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Corrupted by a worm

Started by Beowulf
Post #8413

Likes Given: 45
Likes Received: 144
Faction & Race:
Ebonheart Pact (Nord)
No good deed goes unpunished, that’s what I’ve learned in my life. Ungratefulness, greed, lust, gluttony, I was surrounded by these characteristics for many years, yet I tried to make the best of things. Compassion, nobility, loyalty, trustworthiness, that was how I was taught to do things, but why are those things so worthless in the World? It is a rather simple answer that needs no extra thought. Power.

A Man or Woman’s heart is as easily corrupted by power as a fruit is easily corrupted by a worm. Power is what inspires all darkness, all greed, all injustice, in a person’s fragile heart, and it will spread like a virus until it consumes you. Power is everything, but it can be a person’s greatest downfall if they are not careful, but, nowadays, they are careful. How I wish they weren’t, so somebody, somewhere, could bring them down.

Why be loved when you could be feared? That’s what they said when it went to their head. They took control of other people’s lives, not even caring for the consequences of their actions. I may seem to be rambling on, but I have a just reason for it. One Nord, who had all of these revolting qualities lurking beneath his flesh and bone, was one I hated with every once of blood that kept me alive, because his power ruined my life.

Thorek Kavern, that was his name, and it stuck in the back of my mind like sticky honey, yet without all of it’s sweetness. No, it was a bitter memory, full of hatred and bloodlust that clouded my thoughts, making it a near impossibility to think straight. But, he fully deserved any anger directed towards him, for he was a coward... and a murderer.

My family started in the land of Morrowind, the homeplace of the Dunmer and where many of my memories lie forgotten. Our village was just a group of simple farmers, commoners who loved the land and who nurtured it to grow, we had nothing of value but our own dreams. I lived with a family of four, containing my mother, my father, me, and my younger brother, whom I was very close with. We worked on growing crops such as tomatoes and corn, plants that we were used to, and were very content living a little ways from town in a small cottage. We would laugh, we would play, we would joke with each other, it was a happy life, but a past one nonetheless.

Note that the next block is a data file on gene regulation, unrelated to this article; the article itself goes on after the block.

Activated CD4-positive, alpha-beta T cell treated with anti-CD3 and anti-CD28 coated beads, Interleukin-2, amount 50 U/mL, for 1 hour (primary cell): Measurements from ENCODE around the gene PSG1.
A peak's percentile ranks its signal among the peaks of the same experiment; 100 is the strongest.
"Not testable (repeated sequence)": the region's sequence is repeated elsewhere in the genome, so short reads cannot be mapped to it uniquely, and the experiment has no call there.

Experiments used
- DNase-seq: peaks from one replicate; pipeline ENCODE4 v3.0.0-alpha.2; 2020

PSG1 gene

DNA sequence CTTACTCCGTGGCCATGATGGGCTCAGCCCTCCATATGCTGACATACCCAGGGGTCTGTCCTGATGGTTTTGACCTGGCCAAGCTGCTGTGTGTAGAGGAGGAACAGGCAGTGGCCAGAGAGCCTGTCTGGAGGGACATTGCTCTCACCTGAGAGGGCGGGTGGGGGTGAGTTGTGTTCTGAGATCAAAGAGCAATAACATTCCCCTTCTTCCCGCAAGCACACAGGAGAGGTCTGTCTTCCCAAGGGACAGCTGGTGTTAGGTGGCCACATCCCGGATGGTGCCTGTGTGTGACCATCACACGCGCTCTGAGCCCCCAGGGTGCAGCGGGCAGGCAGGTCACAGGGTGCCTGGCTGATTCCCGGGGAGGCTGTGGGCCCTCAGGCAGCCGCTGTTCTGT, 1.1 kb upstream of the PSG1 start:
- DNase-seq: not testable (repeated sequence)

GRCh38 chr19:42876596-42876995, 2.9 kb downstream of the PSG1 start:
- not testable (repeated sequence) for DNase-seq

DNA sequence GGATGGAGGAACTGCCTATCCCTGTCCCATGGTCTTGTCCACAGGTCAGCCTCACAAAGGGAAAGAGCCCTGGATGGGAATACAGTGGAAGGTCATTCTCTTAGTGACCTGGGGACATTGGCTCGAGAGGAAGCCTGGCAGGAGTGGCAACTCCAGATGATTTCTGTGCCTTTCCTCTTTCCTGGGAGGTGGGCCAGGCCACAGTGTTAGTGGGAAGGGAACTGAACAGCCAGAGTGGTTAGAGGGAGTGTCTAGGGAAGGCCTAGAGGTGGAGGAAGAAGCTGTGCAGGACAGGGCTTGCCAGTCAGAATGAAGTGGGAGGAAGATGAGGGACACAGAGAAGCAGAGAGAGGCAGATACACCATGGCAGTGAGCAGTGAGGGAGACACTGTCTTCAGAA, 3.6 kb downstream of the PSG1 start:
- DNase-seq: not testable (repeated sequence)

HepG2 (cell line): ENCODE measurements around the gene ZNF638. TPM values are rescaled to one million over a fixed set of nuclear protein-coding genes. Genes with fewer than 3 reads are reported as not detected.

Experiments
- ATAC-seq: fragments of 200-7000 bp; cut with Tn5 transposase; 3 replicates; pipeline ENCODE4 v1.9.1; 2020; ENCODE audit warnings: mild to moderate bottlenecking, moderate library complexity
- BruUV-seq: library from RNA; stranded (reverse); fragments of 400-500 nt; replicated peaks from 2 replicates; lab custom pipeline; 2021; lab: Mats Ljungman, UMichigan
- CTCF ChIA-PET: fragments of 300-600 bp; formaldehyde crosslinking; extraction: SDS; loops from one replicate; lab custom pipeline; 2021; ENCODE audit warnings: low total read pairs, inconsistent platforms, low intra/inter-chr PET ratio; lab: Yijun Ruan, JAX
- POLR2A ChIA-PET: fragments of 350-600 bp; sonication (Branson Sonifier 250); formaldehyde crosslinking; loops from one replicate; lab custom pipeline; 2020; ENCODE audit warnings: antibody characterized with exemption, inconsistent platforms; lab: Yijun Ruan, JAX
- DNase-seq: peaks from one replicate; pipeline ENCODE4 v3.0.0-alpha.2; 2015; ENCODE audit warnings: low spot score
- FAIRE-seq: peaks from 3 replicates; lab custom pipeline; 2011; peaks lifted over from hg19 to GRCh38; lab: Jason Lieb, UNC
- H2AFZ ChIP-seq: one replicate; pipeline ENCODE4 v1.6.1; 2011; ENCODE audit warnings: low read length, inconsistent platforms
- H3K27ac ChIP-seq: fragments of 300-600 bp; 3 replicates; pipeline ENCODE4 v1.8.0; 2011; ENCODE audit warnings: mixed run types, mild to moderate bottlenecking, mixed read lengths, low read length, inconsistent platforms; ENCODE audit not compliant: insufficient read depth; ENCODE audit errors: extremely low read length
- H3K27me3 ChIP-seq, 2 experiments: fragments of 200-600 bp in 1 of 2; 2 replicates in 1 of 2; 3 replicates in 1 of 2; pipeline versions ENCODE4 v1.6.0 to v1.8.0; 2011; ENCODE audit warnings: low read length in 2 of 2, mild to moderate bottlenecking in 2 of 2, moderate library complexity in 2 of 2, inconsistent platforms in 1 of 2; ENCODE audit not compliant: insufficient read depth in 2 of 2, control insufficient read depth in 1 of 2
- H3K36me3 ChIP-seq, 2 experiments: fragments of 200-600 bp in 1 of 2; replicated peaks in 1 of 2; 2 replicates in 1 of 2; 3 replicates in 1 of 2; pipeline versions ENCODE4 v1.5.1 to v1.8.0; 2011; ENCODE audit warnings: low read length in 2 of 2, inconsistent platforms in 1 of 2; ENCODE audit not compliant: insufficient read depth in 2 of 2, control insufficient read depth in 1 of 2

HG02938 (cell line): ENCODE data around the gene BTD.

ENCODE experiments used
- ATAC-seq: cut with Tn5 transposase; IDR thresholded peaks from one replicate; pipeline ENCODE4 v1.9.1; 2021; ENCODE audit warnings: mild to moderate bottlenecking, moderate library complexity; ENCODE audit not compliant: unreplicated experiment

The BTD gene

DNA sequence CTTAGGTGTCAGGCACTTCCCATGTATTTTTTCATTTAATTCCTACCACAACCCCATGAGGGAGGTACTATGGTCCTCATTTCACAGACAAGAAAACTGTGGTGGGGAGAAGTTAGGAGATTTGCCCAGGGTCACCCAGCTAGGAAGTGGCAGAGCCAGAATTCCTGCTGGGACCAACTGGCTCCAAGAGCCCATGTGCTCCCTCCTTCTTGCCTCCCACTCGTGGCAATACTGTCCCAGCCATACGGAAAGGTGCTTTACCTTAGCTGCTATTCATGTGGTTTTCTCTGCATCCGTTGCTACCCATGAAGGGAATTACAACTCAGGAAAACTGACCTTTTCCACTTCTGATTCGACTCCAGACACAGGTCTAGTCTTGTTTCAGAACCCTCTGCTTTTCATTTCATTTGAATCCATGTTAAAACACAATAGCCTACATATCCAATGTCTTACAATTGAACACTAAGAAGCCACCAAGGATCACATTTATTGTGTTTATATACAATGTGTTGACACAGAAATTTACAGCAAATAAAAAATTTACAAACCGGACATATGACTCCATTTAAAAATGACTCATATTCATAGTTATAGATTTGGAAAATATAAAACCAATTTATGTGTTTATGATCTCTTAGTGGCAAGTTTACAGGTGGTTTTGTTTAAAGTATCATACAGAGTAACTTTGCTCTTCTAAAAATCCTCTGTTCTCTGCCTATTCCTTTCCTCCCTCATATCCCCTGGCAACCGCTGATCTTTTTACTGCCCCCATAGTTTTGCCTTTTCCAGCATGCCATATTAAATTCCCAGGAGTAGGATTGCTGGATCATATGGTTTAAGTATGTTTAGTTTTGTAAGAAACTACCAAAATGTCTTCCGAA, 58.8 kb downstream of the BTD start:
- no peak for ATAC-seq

I was nine when the Slavers attacked our village, the age where questions about yourself began to pop into your head and where you begin to ask what you want to be in life. I was never given the chance to ask those questions. The village was burned and looted of what little it had; the women and children taken while the men were slaughtered in their sleep, blood seeping from murderous blades. My house was one of the last to fall, we attempted to escape before they noticed us on the edge of the horizon, but, alas, we were not as quick as we thought.

My father protected us, tried to bargain with the one in charge, but he was struck down; murdered when his heart held no evil, just the want to protect his wife and children. A sword pierced his heart, then my mother cried out in horror, which resulted in the death of her. The slavers said that she hurt his ears with her screams, but I knew all he wanted was to shed a little more blood. The chief slaver, the Nord known as Thorek Hlaalu, saw us two children, shaking with fear, and placed small shackles around our wrists and took us. We were his slaves, he never sold us, though now I think that would have been a mercy compared to him.

For fourteen horrible years, I was set to work in his house, filled to the brim with those like me and my brother. There was no specific race or gender, we were all from different lands, different towns and different standings in society, but we were all brought there to serve him and him alone. We were branded with markings, burned into our flesh as a sign of ownership, and they were what I hated most. They ran along my neck down to my shoulders, circling onto my back and up to my neck again, and to this day I can still feel the heat as they were applied to my being.

The other slaves taught me things, being sympathetic towards two young children, and I was more skillful by the end of these lessons. I was told how to sneak through the houses under the cover of night, to be one with the shadows. I was also shown how to pick a lock and how to mix herbs together for potions and salves, and I was very thankful for all of these skills, but I had never thought they would be of use to me. Yet, a few months after this, I snuck food from the kitchens and stole gold from Thorek’s private rooms, for all to share and have. I think this is where my true troubles began.

When I was a twenty years old, I was caught one night stealing some jewels, my foot had slipped into the light of the moon, and was sent to the cellar to be locked away for many days. My brother, not been taught the lessons I had, tried in vain to break me out, and in the end was thwarted by my words. I could not risk him to be caught, as well, so I sent him back. Now that I know what became of me down there, I believe sending him away was a mercy.